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NBA Draft is highlighted by two local former high school players

Markelle FultzMarkelle Fultz. FILE PHOTOThe first round of the 2017 NBA Draft was bookended by a pair of local products – Upper Marlboro’s Markelle Fultz and Silver Spring native Josh Hart.
The Philadelphia 76ers selected Fultz, a 2016 DeMatha graduate, with the first overall selection. Fultz, who attended James Madison Middle School in Upper Marlboro, became the first Prince George’s County product to ever be selected No. 1 overall.
“It is with great Prince George’s County pride that I congratulate Upper Marlboro’s very own Markelle Fultz on becoming the top pick in the 2017 NBA Draft,” Prince George’s County Councilman Mel Franklin said in a news release. “Markelle’s work ethic and determination are a result of his outstanding character and the wonderful influence of his family, especially his mother, Ebony Fultz, and the community that nurtured him. Markelle overcame being cut from his high school basketball team as a sophomore to become the country’s most sought after college talent. In three and a half years’ time, Markelle went from being a junior varsity high school basketball player to the top pick in the NBA Draft. Markelle, Prince George’s County congratulates you. We celebrate your incredible successes and are excited about the promise of your next great steps in the NBA. May God bless and guide your future, for the best is yet to come.”

Hart picJosh Hart. COURTESY PHOTO  Fultz also became the Hyattsville private school’s 23rd NBA draft pick and joined an elite group of DeMatha alums currently competing in the league including Jerami Grant, Jerian Grant, Victor Oladipo and Quinn Cook.
Adrian Dantley, Kenny Carr, Hawkeye Whitney, Danny Ferry, Jerrod Mustaf and Joseph Forte are among the program’s first round picks.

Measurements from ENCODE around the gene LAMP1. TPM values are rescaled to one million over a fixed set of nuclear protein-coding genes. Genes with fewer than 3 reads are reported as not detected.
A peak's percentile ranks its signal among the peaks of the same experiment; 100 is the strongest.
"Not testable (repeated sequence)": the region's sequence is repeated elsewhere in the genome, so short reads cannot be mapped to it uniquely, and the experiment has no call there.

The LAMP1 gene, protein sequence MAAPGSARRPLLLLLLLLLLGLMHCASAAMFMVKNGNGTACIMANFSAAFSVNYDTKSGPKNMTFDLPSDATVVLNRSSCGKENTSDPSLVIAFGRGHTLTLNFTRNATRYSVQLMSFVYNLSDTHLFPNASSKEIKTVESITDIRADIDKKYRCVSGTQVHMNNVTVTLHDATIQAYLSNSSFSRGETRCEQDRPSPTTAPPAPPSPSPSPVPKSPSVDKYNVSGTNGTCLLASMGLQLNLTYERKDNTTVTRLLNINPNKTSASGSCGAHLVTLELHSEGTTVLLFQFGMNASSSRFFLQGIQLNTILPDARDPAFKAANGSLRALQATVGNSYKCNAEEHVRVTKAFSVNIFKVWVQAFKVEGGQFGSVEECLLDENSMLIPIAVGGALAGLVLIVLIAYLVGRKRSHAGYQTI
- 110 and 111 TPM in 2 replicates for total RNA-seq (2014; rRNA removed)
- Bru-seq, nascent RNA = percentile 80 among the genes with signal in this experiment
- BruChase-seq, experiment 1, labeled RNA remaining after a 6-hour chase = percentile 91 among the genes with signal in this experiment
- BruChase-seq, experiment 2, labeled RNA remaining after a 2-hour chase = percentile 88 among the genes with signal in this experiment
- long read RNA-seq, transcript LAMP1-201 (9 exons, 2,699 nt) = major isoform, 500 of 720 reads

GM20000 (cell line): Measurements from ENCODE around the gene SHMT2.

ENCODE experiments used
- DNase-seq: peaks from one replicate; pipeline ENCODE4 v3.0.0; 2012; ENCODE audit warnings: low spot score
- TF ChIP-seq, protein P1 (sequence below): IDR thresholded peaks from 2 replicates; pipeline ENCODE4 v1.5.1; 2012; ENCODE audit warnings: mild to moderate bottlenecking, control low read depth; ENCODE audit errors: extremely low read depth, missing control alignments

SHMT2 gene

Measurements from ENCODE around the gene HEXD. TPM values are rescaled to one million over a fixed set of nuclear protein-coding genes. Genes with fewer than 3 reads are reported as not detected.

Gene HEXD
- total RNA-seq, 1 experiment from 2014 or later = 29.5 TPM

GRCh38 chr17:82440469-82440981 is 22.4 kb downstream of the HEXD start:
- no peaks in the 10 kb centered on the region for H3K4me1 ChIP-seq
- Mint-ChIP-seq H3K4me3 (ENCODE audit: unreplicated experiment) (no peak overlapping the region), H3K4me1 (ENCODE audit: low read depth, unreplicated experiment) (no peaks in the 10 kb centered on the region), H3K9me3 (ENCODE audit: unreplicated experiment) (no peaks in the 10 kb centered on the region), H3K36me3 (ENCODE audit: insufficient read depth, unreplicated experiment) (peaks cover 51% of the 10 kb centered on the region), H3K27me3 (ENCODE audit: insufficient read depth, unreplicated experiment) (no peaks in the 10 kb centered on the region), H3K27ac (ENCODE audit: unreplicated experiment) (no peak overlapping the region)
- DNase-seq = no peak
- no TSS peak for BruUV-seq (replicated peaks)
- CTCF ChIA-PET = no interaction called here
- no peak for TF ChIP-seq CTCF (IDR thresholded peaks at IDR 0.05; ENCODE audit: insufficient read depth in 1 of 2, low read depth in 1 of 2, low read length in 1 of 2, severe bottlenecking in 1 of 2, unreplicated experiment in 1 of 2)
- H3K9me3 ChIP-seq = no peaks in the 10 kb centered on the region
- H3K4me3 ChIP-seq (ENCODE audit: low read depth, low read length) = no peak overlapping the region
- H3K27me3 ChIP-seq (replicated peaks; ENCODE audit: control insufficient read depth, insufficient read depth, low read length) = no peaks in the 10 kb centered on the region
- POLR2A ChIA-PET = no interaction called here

Ferry and Oladipo were No. 2 overall picks but Fultz became the school’s first No. 1 overall draft selection and joined a list of DMV area greats that includes Landon product Fred Hetzel along with Elgin Baylor, Austin Carr and David Robinson who were each selected No. 1 overall.
At DeMatha, Fultz, a 2016 McDonald’s All-American, stands alone in a class by himself.
“We are all extremely proud of him,” said Mustaf, a University of Maryland product who was selected 17th overall by the New York Knicks in the 1990 NBA Draft.
Prince George’s County native Walt “The Wizard” Williams was the seventh overall pick by the Sacramento Kings in the 1992 NBA Draft.
Williams, a Montgomery County resident and former standout at the University of Maryland, has a unique connection to Fultz. He graduated from Crossland High School in 1988 with Ebony Fultz, Markelle’s mother.
“She was always a nice person even in high school,” said Williams. “It’s awesome to see her family going through this.”
Antoine “Lumpy” Wills, a former Kennedy High School standout, is a first cousin to Ebony.
Wills, who played in the 1995 Capital Classic, said Fultz has shown drastic improvement over the years but the best is yet to come.
As a 5-foot-9-inch sophomore, Fultz was cut from DeMatha’s varsity basketball team and played on the junior varsity squad instead.
However, Fultz, who had a six-inch growth spurt that summer, rose to prominence during his junior campaign at DeMatha when he averaged 16.5 points per game and was named the Washington Catholic Athletic Conference Player of the Year.
“He always had those big feet,” said Wills. “You knew it was a matter of time before his body caught up with his feet. His work ethic is crazy.”
Meanwhile, Hart, who was selected by the Los Angeles Lakers with the final pick in the first round, became the first Sidwell Friends graduate ever selected in the NBA Draft.
“Awesome,” Sidwell Friends head coach Eric Singletary texted me on draft night. “What a blessing.”
Hart, who spent his freshman campaign at Wheaton High before transferring to Sidwell, could make an immediate impact as a rookie in Los Angeles.
Mujahid Sharief Hashim, Hart’s head coach at Wheaton, posted an old Wheaton High School varsity boys basketball team photo on his Facebook page.
“I think we were doing something right at Wheaton High School,” wrote Hashim.
It’s hard to make an argument against him in that regard. Go Wheaton Knights!

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